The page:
Last weekend’s yard sales provided me with several treasures, including a batch of cheap comics, racquetball rackets and an interesting book.
As I browsed through one neighborhood sale, I came to an old bookseller who had set up in the yard of a friend. He had lots of neat old books, including a few old Westerns that seemed really intriguing. But then I turned to a new table and saw “Strange Creatures of the Snow and Other Great Mysteries.”
Studying the book, I was sure it was a “brother” publication to one of my favorite books as a kid, “Mysteries, Monsters and Untold Secrets.” That book was purchased by my brother or sister through a “Reading Is Fundamental” program. It wasn’t long before its fascinating cover grabbed my eyes.
A U.F.O, the Loch Ness Monster, an Easter Island monolith and Bigfoot all on one cover! Talk about a thrilling concept for a pre-teen.
Inside, I learned about the strange world we live in — complete with sightings of all those guys as well as the mystery of Oak Island, ghost ships, modern pterodactyls and other phenomena. This book, and a daily dose of Scooby-Doo, fueled my imagination and drove me to further explore the world of the strange.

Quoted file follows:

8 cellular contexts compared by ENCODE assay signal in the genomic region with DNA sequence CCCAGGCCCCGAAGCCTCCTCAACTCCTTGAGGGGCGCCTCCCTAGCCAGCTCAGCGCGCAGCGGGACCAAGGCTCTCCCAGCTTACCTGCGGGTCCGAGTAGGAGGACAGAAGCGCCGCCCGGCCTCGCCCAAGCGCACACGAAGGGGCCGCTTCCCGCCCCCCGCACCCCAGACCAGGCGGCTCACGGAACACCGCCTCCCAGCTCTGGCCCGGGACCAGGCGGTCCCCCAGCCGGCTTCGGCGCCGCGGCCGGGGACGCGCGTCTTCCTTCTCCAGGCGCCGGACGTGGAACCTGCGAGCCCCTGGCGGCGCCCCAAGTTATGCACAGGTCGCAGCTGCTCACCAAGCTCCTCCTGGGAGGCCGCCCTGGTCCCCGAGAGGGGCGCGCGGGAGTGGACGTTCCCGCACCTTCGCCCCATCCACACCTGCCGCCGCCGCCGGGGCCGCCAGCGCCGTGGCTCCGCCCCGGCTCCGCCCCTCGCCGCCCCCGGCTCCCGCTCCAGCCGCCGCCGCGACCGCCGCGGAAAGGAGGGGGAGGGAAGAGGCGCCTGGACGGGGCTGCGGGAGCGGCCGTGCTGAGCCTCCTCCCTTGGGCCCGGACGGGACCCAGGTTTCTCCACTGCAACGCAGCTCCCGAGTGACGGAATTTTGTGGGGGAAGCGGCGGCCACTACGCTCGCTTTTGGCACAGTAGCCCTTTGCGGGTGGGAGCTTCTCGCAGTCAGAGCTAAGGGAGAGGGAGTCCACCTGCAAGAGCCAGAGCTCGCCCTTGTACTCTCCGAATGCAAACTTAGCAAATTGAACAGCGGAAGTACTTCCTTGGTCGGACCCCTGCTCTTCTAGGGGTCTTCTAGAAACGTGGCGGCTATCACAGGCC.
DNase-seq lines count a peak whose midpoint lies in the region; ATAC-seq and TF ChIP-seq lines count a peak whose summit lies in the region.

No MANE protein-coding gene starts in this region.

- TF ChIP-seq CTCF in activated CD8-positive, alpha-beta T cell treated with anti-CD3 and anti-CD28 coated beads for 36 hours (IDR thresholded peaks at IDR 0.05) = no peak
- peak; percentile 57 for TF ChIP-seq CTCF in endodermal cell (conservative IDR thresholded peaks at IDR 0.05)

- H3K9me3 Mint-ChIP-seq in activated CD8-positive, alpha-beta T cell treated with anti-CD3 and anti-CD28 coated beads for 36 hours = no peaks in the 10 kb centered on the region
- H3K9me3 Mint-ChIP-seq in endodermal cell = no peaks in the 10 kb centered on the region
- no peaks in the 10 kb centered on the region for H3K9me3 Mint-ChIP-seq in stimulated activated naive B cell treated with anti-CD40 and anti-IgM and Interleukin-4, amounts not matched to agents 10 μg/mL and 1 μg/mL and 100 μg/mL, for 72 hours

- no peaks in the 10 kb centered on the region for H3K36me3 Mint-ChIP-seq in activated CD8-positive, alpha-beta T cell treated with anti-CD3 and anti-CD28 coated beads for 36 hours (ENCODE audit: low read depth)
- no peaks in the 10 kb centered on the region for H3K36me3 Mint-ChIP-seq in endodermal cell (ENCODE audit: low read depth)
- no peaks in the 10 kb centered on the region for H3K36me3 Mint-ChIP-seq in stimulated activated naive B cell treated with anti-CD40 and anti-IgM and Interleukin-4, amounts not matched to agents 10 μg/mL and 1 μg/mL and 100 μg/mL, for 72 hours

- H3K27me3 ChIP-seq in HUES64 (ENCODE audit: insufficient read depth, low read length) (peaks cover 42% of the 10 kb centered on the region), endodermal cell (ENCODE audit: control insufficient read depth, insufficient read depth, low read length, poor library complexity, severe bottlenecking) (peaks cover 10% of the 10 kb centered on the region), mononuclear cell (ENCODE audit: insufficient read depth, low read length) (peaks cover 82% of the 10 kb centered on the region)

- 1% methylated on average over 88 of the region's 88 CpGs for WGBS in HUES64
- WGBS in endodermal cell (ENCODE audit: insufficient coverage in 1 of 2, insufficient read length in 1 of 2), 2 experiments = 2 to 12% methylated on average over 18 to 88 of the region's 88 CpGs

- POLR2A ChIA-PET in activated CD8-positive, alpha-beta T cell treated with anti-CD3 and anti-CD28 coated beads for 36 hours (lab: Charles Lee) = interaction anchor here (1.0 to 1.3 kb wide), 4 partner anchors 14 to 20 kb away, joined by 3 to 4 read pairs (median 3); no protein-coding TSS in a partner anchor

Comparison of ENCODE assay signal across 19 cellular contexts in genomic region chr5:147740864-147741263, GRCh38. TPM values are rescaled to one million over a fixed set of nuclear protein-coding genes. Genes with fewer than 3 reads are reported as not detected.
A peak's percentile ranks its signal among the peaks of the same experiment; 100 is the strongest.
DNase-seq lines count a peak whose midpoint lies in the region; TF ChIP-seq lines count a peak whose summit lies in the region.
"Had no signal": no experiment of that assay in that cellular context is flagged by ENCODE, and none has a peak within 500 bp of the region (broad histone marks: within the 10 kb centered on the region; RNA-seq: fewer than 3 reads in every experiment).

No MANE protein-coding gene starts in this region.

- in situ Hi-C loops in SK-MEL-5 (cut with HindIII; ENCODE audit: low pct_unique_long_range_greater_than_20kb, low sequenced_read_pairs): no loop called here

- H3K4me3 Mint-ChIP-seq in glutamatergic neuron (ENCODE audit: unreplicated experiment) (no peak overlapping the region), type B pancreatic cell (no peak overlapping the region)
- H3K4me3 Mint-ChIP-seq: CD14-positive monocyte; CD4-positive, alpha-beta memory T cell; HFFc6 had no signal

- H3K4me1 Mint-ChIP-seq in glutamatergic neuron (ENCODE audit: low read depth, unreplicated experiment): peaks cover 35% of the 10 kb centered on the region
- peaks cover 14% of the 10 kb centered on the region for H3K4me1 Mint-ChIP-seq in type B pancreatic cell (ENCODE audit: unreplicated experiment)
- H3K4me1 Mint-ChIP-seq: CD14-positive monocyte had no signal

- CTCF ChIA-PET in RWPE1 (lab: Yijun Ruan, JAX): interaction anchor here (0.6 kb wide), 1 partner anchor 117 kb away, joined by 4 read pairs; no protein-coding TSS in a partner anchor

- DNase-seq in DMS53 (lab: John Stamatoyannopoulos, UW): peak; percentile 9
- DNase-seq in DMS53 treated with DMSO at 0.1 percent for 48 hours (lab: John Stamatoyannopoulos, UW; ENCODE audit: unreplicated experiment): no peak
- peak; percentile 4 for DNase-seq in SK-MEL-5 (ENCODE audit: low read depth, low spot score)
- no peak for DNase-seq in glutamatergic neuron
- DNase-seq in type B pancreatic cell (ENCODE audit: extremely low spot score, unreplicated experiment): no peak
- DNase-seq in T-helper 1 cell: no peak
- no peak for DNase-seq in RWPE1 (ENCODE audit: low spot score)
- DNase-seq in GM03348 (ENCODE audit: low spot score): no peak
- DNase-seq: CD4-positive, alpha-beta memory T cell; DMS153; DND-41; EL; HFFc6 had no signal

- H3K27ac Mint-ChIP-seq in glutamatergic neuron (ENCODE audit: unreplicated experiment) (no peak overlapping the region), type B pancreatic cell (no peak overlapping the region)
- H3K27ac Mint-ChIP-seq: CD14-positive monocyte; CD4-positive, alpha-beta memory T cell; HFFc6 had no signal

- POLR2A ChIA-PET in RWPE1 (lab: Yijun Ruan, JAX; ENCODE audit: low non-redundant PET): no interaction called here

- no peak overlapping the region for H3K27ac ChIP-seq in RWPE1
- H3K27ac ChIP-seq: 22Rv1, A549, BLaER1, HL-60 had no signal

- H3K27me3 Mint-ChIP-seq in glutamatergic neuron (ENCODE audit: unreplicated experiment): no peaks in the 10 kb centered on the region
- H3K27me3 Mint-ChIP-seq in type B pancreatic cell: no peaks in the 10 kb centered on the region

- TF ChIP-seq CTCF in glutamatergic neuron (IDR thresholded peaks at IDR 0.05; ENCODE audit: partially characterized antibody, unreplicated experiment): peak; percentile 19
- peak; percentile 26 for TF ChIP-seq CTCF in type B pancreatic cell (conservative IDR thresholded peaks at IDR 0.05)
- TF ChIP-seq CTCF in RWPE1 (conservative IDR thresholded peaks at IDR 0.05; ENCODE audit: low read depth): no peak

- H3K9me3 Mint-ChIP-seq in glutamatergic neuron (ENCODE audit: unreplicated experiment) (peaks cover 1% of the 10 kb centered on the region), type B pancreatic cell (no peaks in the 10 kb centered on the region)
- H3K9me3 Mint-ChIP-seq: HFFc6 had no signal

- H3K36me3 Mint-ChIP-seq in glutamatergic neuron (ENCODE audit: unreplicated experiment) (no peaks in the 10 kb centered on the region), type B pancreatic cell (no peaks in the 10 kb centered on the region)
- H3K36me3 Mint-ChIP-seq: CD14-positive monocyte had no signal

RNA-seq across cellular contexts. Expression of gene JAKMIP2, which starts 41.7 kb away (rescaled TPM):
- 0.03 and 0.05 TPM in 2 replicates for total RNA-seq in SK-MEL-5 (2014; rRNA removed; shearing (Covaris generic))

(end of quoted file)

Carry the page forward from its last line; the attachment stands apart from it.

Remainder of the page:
In fact, over the years, I have amassed quite a collection of books on “weird” phenomena. I haven’t read many of them in years, but I like to keep them around — partly for nostalgia’s sake and partly “just in case.”
All those fond memories of an unknown world swarmed over me as I stared at “Strange Creatures” it looked as if its cover was illustrated by the same artist. It turns out that the two books aren’t related, but boy, do they look good together. (“Mysteries” is by George Laycock, cover illo by Ted Hanke, Scholastic Book Services, 1978; “Strange” is by Edward F. Dolan Jr., “Great Mysteries of the Ice and Snow” was its original title, Weekly Reader Books, 1985.)
Years later, I’m still intrigued by all “the unknown,” but I certainly look at it with a more level head. In that sense, the old Scooby-Doo mysteries helped me more than anything because in them, there was always a reasonable explanation in (if you’ll pardon the “Ripley’s Believe it or Not” swipe) strange, the bizarre and the unexpected.